James Anderson is a real doubt for this summer’s Ashes after scans revealed he’d suffered a calf muscle tear.
The ECB have confirmed England’s all-time leading Test wicket taker suffered a “low-grade tear” and will be continually reassessed, The Sun reports.
Anderson — who was spotted with his England teammates at Wimbledon this week — limped off the field during Lancashire’s County Championship clash with Durham on Tuesday.
Joe Root’s men kick off their Ashes campaign against old enemy Australia on August 1, with Anderson’s spot for the five-match Test series now in jeopardy.
An ECB statement read: “England seam bowler Jimmy Anderson, who left the field during Lancashire’s Specsavers County Championship match against Durham at Sedbegh School on Tuesday July 2 due to tightness to his right calf, underwent an MRI scan on Friday.
“The MRI confirmed that Anderson has suffered a low grade calf muscle tear.
“As a result of the injury, he will commence a rehabilitation program with the England and Lancashire CCC medical teams.
“Anderson will miss Lancashire’s next two Championship matches against Northants and Sussex.
“He will be reassessed on an ongoing basis regarding his availability for the Specsavers Test match versus Ireland at Lord‘s on July 24 and the Specsavers Ashes Series against Australia starting on August 1.”
Despite his advancing years, now aged 36, Anderson is still widely considered as the best exponent of swing bowling in the world.
The “Burnley Lara” continues to wreak havoc with the new ball, particular the Dukes ball in English conditions — and is the leading Test wicket taker amongst all seamers in history.
And with the Ashes on home soil this summer, the absence of Anderson — who’s taken 575 wickets in his five-day career — could be crippling.
Should that be the case, England may have to swap out swing, guile and experience for raw pace — with 95mph speed kings Jofra Archer and Mark Wood impressing at the World Cup.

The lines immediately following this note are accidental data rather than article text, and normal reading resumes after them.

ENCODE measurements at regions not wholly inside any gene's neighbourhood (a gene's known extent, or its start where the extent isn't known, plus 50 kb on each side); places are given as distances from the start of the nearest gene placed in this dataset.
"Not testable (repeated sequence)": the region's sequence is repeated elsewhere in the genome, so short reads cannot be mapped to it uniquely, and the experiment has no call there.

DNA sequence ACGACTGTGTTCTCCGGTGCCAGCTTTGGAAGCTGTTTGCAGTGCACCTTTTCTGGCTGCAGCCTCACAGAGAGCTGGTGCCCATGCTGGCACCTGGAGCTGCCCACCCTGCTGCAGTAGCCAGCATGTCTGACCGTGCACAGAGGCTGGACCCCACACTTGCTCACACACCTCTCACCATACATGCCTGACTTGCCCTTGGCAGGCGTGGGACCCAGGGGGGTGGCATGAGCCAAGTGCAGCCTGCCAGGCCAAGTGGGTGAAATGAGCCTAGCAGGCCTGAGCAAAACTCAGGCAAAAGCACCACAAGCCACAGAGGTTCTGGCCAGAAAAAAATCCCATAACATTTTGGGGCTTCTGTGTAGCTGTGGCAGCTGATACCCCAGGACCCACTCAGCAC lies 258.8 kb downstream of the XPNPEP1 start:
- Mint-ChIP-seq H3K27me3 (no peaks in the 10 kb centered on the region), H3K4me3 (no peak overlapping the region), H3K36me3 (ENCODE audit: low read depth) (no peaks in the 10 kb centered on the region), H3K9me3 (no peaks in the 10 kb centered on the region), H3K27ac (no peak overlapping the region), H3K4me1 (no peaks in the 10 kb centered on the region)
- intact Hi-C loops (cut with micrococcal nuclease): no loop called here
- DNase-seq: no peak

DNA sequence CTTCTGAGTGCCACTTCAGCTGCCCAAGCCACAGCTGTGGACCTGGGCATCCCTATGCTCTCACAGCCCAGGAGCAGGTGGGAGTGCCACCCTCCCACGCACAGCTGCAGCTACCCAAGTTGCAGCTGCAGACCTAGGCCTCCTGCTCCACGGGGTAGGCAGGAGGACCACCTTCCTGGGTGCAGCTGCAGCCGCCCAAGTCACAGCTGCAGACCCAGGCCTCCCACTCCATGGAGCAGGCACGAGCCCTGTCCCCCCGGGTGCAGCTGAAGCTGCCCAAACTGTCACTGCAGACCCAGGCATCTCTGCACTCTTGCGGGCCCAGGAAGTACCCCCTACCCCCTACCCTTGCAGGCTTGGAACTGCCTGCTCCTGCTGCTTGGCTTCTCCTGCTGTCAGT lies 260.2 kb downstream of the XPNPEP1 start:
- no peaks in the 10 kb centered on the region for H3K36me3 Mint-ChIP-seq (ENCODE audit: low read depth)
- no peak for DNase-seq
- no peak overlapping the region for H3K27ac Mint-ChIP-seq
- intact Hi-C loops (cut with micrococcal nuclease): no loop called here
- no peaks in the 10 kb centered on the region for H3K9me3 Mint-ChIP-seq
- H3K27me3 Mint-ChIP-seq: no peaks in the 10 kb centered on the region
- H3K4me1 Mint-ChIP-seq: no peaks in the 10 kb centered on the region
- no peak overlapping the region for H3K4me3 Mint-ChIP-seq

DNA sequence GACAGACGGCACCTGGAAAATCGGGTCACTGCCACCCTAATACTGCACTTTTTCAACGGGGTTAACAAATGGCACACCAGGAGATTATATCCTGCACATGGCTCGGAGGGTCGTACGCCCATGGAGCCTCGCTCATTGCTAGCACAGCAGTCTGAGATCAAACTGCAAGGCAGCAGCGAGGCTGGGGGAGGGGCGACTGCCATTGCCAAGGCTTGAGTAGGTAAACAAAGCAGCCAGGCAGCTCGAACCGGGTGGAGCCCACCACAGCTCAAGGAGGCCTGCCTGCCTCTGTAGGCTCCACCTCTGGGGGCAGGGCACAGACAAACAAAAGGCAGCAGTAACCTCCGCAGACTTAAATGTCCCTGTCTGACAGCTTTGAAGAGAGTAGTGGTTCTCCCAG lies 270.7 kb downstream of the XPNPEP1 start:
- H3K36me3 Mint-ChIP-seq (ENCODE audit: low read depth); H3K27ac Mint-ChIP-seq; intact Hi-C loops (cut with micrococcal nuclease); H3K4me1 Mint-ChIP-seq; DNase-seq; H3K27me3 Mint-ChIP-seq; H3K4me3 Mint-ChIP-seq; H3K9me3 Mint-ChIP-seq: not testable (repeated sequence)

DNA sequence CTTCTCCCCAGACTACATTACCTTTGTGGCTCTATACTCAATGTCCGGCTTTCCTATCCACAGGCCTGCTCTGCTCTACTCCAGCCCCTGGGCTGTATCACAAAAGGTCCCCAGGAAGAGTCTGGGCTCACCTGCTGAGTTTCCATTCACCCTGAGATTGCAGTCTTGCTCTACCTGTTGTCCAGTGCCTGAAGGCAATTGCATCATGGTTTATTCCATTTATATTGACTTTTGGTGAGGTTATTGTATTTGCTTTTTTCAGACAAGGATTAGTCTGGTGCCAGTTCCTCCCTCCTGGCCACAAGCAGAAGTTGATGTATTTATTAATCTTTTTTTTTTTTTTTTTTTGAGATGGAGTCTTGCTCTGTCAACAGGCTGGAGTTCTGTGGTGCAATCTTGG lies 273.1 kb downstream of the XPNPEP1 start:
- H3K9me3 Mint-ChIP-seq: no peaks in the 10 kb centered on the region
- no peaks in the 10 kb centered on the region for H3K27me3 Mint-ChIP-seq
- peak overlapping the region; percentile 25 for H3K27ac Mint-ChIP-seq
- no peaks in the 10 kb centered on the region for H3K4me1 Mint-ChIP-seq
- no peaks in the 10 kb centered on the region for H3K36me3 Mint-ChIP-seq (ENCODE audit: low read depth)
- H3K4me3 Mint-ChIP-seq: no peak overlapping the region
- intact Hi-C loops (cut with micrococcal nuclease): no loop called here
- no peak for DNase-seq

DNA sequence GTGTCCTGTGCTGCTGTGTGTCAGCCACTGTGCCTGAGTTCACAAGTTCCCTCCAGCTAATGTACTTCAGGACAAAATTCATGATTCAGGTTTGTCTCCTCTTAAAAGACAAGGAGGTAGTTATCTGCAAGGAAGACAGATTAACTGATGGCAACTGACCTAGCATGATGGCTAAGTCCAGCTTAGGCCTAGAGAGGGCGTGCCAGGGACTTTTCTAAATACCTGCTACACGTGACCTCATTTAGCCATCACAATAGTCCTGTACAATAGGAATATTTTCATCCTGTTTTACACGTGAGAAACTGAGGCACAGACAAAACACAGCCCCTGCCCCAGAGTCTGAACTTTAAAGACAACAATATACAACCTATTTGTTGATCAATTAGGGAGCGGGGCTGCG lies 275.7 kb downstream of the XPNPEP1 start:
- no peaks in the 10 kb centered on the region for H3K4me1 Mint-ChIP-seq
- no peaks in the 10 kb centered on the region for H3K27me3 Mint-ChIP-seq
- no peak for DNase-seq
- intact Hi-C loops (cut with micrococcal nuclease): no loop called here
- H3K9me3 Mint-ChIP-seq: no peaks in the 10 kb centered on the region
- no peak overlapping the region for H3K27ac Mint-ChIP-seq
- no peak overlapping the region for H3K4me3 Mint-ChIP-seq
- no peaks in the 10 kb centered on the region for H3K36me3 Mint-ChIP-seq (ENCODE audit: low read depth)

HOW RAIN COULD SEND AUSTRALIA THROUGH TO FINAL
England is facing World Cup elimination with Australia going through if rain stops play in their Thursday night World Cup showdown — and the forecast is worryingly drizzly.
Eoin Morgan’s men could be knocked out of the tournament without a ball being bowled should the weather intervene.
As Australia finished above England in the group stage, they would progress — with both Thursday and the reserve day seeing rain forecast.
The forecast for Edgbaston on Thursday is scattered showers with 50 per cent chance of rain. Forecasts for Friday are more alarming with a 70 per cent chance of rain.
According to the latest updates, Edgbaston — the host venue for England’s big game — is set to see the rain clouds roll in on both Thursday and Friday.
The World Cup rules state that should play be impossible on both days, the team with the better position in the group stage would progress.
In that scenario, Australia – who beat England in the group stage during Jason Roy’s time out with injury – would play India or New Zealand in the final at Lord’s.
On the bright side, the weather for now only appears to be drizzly on Thursday, rather than full-on washout — with the reserve day looking far worse.
Should that happen, it’s likely Duckworth-Lewis would come into play — which could play into England’s hands given their ability to score runs quickly.
Despite losing their group stage game against the Aussies, Morgan and Co are still arguably favourites for their semi-final — should the rain stay away.
England finished their group campaign with a late surge thanks to Roy’s return — and Bairstow’s fired-up batting displays.
And should the host nation make it through to the final, the game is set to be broadcast on free-to-air TV.
Sky, who have exclusive TV rights to the tournament in the UK, are in talks for a sharing plan with Channel 4, who have shown evening highlights throughout the tournament.
But the BBC, ITV and Channel 5 are also interested if those discussions break down.
Sky bosses believe such a gesture would be good for cricket, with England having not appeared in a World Cup final since 1992 and at home since 1979.
— This story originally appeared on thesun.co.uk